Definition of brattle in US English:



  • A sharp rattling sound.

    ‘a distant brattle of thunder’
    • ‘In place of the brattle of riveters' hammers you now hear birdsong.’
    • ‘Such was Whittier on one side, a militant poet of reform, sending forth verses that had the brattle of trumpets and the waving of banners in them’
    • ‘The day was particularly fine, and with the exception of a few slight showers which fell through the sunshine, accompanied by two or three brattles of thunder, nothing occurred during the whole of the proceedings which had the slightest tendency to mar the enjoyment.’
    • ‘Since everything that follows -- from the shrieking brattle of "Two Sails on a Sound" to the enchanted tribal vocal exercises of "Slippi" to the slow-building celebratory scuttle of "Too Soon" -- feels similarly crazed, drug-induced, and apparitional, Here Comes the Indian makes for particularly lucid listening.’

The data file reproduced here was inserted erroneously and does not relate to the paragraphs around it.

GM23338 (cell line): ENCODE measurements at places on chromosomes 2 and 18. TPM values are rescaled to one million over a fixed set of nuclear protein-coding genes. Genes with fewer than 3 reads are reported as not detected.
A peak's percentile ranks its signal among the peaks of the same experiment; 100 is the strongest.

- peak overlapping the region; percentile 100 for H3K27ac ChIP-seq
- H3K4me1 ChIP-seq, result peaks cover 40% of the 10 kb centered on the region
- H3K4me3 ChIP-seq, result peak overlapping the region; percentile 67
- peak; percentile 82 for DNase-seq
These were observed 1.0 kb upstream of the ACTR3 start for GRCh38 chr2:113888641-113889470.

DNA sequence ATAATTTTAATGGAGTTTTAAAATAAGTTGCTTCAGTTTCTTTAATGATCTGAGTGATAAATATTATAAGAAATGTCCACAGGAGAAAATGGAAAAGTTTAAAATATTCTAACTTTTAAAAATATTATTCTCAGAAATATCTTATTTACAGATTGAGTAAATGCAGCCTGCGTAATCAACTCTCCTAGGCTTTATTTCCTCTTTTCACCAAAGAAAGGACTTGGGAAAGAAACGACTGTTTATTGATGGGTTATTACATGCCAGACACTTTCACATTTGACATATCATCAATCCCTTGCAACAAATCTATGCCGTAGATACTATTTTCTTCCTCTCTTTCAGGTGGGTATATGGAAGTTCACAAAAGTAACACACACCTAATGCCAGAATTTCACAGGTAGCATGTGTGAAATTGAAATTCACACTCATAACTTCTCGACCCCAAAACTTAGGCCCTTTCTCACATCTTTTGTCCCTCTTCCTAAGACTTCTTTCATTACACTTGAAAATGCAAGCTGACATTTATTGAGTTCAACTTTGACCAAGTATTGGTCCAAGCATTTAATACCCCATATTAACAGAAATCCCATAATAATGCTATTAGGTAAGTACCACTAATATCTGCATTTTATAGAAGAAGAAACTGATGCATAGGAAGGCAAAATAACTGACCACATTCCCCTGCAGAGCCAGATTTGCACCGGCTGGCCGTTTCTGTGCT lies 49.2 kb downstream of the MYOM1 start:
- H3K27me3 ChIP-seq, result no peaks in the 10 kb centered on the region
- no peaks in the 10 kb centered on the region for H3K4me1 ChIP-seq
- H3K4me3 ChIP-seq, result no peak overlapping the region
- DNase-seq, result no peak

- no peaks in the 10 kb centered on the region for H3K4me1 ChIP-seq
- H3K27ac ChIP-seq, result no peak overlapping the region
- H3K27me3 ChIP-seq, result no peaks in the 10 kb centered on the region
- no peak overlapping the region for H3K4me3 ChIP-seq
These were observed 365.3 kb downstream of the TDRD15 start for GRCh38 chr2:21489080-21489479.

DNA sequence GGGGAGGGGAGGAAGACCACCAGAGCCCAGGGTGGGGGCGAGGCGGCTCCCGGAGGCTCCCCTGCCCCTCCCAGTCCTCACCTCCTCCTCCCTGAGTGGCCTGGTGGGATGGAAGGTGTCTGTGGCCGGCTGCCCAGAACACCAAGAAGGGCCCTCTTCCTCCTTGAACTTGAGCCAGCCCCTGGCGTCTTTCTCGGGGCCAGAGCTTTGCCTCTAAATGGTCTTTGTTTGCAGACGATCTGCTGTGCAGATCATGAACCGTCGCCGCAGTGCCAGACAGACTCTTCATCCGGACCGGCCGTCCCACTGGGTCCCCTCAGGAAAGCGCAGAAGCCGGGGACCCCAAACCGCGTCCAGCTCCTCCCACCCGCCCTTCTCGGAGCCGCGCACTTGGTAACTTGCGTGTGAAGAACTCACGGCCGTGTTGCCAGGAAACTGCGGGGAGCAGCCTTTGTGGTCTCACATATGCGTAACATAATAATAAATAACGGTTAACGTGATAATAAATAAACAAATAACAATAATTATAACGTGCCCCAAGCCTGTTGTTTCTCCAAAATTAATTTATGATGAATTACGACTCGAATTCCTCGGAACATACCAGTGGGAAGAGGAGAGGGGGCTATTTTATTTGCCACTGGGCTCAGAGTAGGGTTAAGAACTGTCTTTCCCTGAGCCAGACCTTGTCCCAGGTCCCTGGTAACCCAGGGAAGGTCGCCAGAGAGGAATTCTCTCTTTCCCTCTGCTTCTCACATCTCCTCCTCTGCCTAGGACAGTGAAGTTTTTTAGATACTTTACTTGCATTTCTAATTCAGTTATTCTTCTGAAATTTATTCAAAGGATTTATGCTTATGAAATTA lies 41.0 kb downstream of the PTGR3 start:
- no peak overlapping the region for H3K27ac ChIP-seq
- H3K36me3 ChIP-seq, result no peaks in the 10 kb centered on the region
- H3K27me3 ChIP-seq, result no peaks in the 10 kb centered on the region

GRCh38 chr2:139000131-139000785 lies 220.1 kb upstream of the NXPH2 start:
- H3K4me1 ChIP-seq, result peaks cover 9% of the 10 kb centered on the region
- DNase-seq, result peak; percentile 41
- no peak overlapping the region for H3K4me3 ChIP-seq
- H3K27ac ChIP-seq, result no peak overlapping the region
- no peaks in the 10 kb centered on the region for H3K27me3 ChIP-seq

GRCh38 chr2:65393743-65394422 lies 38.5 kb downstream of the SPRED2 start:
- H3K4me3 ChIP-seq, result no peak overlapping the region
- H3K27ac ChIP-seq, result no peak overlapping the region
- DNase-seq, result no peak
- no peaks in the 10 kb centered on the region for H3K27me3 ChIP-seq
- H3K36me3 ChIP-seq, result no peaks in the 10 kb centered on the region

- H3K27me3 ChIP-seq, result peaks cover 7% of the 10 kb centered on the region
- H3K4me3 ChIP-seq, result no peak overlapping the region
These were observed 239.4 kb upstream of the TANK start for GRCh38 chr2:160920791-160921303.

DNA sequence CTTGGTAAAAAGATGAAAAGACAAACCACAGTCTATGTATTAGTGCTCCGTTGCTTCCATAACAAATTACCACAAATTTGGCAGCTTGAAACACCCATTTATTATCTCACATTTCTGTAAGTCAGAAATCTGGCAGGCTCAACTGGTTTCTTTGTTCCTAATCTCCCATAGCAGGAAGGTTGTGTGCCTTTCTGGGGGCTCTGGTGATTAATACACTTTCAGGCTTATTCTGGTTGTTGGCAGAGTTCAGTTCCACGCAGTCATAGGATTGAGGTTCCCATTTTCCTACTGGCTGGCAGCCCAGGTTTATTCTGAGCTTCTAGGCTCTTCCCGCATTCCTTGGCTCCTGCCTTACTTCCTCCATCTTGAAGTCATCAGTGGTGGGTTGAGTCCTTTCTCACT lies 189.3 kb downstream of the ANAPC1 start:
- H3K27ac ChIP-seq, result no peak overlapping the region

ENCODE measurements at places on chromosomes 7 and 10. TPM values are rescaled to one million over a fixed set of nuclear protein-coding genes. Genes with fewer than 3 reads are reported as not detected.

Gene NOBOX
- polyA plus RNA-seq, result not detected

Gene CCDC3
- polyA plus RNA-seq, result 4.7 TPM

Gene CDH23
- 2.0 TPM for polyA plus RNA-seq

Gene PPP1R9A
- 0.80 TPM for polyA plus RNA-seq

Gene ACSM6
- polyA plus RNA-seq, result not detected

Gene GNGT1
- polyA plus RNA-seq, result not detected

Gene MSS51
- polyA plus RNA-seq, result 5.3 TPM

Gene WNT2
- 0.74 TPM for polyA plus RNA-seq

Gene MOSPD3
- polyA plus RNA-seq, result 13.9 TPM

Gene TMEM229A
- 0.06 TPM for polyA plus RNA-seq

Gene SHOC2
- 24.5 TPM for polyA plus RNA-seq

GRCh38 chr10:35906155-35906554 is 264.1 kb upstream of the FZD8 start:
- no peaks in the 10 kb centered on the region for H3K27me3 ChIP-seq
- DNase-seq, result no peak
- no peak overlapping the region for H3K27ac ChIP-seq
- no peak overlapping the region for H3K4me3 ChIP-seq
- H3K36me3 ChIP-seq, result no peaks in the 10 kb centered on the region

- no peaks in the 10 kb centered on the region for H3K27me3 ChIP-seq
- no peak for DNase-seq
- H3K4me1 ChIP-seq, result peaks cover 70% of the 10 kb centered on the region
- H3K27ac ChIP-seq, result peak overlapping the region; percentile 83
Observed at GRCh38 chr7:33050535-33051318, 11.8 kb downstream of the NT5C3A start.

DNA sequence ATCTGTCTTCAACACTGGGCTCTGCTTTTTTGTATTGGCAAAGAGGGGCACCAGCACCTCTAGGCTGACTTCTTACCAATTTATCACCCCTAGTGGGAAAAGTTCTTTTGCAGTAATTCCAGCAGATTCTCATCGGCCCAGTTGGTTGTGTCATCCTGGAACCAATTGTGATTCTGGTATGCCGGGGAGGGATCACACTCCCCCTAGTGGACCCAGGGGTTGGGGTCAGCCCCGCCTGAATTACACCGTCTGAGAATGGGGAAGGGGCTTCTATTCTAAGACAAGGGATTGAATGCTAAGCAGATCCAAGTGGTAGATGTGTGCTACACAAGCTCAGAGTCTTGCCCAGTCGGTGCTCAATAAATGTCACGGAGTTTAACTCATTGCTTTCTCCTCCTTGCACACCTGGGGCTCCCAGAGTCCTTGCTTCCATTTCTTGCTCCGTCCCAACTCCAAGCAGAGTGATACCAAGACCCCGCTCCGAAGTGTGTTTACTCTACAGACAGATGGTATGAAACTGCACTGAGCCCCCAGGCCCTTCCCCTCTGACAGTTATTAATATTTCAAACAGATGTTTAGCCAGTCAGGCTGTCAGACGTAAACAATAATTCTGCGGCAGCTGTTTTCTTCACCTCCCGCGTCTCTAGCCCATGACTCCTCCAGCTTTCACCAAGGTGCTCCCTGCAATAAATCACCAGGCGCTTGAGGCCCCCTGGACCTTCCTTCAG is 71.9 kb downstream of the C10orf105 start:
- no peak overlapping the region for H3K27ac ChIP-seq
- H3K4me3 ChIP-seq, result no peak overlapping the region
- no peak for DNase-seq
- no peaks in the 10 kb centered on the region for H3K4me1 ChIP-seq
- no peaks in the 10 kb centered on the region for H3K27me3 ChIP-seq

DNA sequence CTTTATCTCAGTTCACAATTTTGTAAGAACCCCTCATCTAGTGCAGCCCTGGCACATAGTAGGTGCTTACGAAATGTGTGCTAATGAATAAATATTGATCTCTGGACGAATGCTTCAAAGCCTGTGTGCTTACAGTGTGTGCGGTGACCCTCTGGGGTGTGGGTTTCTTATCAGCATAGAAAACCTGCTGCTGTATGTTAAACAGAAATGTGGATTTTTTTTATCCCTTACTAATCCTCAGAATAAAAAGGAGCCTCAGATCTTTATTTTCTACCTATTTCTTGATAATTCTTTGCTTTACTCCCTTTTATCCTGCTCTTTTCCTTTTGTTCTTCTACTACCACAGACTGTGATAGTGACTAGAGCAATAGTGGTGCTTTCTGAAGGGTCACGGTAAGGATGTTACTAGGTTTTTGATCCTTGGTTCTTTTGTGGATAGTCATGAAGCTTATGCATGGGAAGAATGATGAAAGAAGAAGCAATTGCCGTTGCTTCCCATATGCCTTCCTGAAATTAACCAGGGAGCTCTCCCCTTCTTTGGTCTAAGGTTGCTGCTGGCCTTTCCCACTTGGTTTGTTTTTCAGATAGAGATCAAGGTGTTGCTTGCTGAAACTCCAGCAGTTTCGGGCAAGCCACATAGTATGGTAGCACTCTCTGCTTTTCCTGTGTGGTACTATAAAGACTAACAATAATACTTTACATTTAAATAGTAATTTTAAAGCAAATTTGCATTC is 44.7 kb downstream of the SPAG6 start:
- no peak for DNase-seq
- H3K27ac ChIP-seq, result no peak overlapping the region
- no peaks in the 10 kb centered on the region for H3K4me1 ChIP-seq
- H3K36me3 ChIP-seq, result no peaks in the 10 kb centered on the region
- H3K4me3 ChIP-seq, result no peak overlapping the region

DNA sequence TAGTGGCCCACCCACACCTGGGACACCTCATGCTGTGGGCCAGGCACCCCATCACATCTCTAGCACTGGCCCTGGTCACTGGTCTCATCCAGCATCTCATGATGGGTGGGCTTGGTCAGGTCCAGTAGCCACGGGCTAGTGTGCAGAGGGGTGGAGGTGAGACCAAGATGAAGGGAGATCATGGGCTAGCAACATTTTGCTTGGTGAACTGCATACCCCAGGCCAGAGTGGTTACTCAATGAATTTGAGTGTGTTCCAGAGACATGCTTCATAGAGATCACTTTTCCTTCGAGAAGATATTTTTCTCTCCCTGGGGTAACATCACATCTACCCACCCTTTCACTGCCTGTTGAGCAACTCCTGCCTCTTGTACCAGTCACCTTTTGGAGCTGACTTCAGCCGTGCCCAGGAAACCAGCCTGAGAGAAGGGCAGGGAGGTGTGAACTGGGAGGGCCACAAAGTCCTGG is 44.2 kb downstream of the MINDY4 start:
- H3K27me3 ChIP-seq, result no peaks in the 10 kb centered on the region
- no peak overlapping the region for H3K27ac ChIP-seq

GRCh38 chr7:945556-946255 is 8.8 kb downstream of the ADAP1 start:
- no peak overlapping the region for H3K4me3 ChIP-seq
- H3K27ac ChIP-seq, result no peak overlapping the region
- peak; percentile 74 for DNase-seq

• ‘The wrestling could have been a washout as the rain reached comical proportions and just kept going, with the occasional long brattle of thunder thrown in, but a dense crowd gathered under brollies to watch competitions of the highest quality and intensity.’


[with object]British
  • 1Rattle (something).

    1. 1.1no object Produce a rattling sound.
      • ‘On top of that, he is made to sing phrases like: ‘These brattling birds!’’
      • ‘From these mountains and hills a vast number of streams and brattling brooks discharge themselves into the lake; its principal tributary however, is the Endric, which flows into the south-east corner of the lake.’
      • ‘Over the ledge lies an Atlantic of vapor without sail or shore, and through the hemlocks on North mountain the wind brattles like a hurricane.’
      • ‘Where so long I have heard only the brattling and moaning of the wind, what means this tenser, far-piercing sound?’
      • ‘It is a lively sound, a busy tinkling, the incessant brattling and from time to time rushing, crashing sound of this falling ice, and trees suddenly erecting themselves when relieved of their loads.’


Early 16th century: probably imitative, from a blend of break and rattle.